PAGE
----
Lauren Boebert Is Staring Down A Fraud Investigation For Claiming A Literally Astronomical Campaign Expense

If you thought that Lauren Boebert tweeting about Magic Mike was the end of the rootin’ and tootin’ for the day, well, there is always room for more. And things are rather astronomical here in the sense that she allegedly made up an un-Earthly amount of mileage (more than our planet’s circumference) to deduct as campaign expenses, apparently associated with her Colorado district.

Even if Boebert had driven around all of the Rocky Mountains (many times apiece), she likely could not have achieved this number, but this is also a lawmaker who used campaign expenses to pay rent and utilities, which is also quite illegal. The New York Times dug into the newest potentially fraudulent set of financials, which revealed how Boebert inflated 2020 mileage expenses and used campaign reimbursements to sort out tax liens on Shooter’s Grill. Raw Story summarizes the gist of this situation:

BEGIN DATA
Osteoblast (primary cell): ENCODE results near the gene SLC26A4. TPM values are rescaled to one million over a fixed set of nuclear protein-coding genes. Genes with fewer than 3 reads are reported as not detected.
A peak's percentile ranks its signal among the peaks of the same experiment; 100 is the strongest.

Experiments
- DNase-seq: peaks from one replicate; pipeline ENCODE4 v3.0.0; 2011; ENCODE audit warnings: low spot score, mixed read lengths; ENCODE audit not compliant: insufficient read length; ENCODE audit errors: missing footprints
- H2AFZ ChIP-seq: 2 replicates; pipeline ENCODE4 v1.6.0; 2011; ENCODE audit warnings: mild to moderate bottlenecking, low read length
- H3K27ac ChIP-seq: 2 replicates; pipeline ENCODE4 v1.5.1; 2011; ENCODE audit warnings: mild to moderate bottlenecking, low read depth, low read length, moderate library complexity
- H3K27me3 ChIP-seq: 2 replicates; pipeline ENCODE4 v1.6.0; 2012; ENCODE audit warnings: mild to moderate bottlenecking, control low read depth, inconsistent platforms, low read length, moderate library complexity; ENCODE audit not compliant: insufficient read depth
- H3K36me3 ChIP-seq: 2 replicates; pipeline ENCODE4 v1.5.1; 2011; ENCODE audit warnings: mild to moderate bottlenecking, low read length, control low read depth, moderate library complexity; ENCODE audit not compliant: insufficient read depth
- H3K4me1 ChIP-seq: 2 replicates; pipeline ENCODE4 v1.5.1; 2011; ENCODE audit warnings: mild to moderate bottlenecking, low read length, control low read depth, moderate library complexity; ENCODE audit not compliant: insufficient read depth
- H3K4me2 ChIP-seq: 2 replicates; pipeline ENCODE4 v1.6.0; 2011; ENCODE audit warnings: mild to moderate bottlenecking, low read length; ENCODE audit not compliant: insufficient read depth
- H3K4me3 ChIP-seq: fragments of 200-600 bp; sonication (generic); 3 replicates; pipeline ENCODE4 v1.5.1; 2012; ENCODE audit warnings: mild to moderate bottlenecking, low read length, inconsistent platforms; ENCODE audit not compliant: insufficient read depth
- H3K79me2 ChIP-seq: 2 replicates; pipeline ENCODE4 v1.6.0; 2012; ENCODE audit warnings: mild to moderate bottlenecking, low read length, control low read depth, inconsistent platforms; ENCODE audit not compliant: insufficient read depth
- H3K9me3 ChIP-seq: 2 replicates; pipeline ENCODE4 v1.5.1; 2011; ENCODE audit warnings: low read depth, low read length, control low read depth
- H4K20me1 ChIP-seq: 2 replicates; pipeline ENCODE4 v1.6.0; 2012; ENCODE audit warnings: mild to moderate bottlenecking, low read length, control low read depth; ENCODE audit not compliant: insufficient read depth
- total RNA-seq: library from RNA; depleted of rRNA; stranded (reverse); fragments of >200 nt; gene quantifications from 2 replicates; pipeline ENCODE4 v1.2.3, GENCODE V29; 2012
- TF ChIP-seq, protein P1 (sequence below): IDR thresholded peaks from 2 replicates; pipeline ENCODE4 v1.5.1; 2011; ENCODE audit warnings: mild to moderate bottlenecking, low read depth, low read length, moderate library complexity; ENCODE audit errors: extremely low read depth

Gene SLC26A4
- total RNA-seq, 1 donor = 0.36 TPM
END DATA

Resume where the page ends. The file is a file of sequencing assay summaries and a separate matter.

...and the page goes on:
“Utilizing an illegal source of funds or ill-gotten funds to pay off a tax lien is illegal in Colorado and under federal law,” reads a complaint sent to the Colorado attorney general’s office by the the American Muckrakers PAC. “That is the very definition of ill-gotten funds.”

The allegations against Boebert were first reported in February 2021, claiming that Boebert had cashed two checks from her campaign totaling $22,259 for mileage reimbursement, but that figure worked out to 38,712 miles — which is significantly further than the planet’s 24,901-mile circumference.

Again, it’s wild to believe that Boebert believed that the mileage figures would pass muster, especially when she wasn’t running a nationwide campaign, but alright! The New York Times did confirm that the mileage/tax lien situation is being further investigated by an interagency group, and it’s a subject that will likely be of interested for those former Boebert employees who already alleged plenty of financial shenanigans before the freshman congresswoman even ran for office.

(Via New York Times & Raw Story)

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